The Lighthouse, review: ‘A film that will make your head and soul ring’

Robbie Collin
Robert Pattinson and Willem Dafoe give extraordinary performances - A24

Dir: Robert Eggers;

Starring: Robert Pattinson, Willem Dafoe.

“We had faces!” Norma Desmond spat in Sunset Boulevard, pining for cinema’s awestruck, hero-worshipping past. The Lighthouse proves we still do. The ferociously entertaining new film from Robert Eggers, director of The Witch, fixates on two of the best in the business, and they belong to Robert Pattinson and Willem Dafoe. Pattinson’s, with its stern lines and art deco crags, is like a Soviet statue; while Dafoe’s, two glinting eyes and a knot of teeth hedged in by untamed beard, calls to mind a monster crouching in a bush.

They are the star attractions in this storm-battered maritime horror, set on a remote lighthouse station in the 1890s and shot in severe black and white, with the screen constrained to a portrait-tight Movietone aspect ratio of which Ms Desmond would have approved. You would struggle to describe either man as conventionally handsome here – even before the wind, brine, seagulls, blunt force trauma, flying excreta and unspecified Lovecraftian sludge take their toll. But both have a kind of sublime ugliness that is wholly in keeping with a film that feels less made than hoisted up like treasure from the belly of some rust-bitten shipwreck.

Pattinson plays Ephraim Winslow, the taciturn new apprentice to Dafoe’s lighthouse keeper Thomas Wake, who comes across like Captain Haddock crossed with Gollum. As the film begins, both men arrive at their posts through a cloak of fog, braced for a four-week shift. Wake tends the lamp itself, guarding it jealously from his younger colleague, who’s lumbered with the dirty work – scrubbing the cabin, refilling the oil tanks and stoking the boiler while cogs and belts spin around him in a deranging Dziga Vertov whirl. Outside, the crash of waves and caw of gulls is only broken by blasts from the foghorn, echoing over the rocks like the cry of a woebegone T-Rex.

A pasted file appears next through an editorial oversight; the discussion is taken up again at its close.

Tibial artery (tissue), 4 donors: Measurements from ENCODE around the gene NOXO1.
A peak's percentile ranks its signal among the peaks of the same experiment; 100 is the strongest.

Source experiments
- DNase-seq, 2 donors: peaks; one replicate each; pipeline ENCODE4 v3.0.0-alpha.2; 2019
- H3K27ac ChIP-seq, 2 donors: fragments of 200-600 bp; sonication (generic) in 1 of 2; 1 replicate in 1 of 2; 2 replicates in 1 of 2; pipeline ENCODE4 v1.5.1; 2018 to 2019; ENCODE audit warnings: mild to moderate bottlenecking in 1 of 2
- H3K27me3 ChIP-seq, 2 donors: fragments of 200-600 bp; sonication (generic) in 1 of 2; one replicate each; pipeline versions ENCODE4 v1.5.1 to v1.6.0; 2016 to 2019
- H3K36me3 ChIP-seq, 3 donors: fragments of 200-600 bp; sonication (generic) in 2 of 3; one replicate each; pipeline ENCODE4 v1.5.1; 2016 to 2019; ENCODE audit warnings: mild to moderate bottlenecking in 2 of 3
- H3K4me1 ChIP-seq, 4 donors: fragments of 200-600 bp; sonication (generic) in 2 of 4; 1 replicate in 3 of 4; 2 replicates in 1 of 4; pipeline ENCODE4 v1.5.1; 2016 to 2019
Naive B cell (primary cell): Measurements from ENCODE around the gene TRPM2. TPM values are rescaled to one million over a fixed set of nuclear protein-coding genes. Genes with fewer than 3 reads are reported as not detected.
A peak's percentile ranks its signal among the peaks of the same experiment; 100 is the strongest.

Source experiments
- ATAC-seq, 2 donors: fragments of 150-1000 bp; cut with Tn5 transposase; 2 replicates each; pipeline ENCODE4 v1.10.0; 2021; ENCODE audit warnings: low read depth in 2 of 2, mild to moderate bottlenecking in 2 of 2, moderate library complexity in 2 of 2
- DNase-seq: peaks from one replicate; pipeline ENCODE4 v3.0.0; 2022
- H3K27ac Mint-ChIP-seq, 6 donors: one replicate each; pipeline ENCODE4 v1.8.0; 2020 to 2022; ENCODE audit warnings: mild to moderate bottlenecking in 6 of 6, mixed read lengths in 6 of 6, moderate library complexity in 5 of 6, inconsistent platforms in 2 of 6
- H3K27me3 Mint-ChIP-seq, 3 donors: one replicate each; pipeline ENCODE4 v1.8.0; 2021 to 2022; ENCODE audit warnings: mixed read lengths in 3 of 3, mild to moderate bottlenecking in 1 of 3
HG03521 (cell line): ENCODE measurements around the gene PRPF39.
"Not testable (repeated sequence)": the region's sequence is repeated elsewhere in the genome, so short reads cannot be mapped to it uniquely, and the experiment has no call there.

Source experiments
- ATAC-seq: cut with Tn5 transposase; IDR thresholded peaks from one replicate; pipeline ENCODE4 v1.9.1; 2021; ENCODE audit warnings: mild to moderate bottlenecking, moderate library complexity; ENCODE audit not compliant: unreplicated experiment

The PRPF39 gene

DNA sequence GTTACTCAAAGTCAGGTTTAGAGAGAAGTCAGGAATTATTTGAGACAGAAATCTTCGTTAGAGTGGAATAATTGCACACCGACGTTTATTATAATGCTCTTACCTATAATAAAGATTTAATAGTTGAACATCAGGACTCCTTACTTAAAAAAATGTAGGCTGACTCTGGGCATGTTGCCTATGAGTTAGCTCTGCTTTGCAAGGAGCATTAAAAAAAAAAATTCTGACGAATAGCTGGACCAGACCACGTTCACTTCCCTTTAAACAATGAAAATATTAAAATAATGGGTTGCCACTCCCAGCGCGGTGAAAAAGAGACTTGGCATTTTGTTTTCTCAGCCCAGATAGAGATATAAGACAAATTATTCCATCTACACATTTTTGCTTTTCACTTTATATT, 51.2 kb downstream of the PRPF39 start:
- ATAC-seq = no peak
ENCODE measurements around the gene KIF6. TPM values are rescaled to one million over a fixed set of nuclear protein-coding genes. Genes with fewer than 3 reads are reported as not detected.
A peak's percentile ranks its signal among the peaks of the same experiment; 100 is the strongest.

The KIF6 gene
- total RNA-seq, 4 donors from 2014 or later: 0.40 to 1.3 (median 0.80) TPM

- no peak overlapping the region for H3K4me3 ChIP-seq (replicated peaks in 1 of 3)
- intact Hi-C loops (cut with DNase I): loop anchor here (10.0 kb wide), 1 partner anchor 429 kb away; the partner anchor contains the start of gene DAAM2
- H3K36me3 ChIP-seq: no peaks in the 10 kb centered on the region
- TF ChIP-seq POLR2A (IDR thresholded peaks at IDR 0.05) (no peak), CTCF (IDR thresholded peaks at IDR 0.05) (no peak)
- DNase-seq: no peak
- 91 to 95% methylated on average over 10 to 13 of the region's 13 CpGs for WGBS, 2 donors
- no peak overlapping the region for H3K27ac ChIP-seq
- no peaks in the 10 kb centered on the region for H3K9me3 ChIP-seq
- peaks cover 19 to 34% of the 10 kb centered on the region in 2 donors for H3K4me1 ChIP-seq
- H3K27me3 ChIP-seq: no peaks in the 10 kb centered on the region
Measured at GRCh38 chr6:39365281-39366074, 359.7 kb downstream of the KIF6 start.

The place is one star on Trip Advisor at best, which is to say it attracts a certain type of employee – one with good reason to hide themselves away offshore. Both Pattinson and Dafoe have their secrets, and these slowly emerge as a tempest closes in and prolongs their stay indefinitely, while tempers fray, rations moulder, identities crumble, and a small, scrimshaw mermaid Pattinson finds tucked in his mattress exerts an unearthly pull. The Shining-on-Sea? Sort of. But Eggers’s influences predate Kubrick by some distance. German Expressionism, Moby-Dick – even a certain Greek myth is invoked by that mysterious beacon and its fire-of-the-gods vibe.

The dense screenplay, packed with antique nautical jargon, was written by Eggers and his brother Max, and their two actors chomp away on it with zeal. Dafoe, who’s astounding, gives his best monologue while literally chewing the scenery, wadding up clods of soil in his mouth. And Pattinson gives a performance of such audacity and muscle that he recalls Daniel Day-Lewis in There Will Be Blood. That’s no comparison to make lightly, but everything about The Lighthouse lands with a crash. It’s cinema to make your head and soul ring.

The Lighthouse is released in the UK on July 8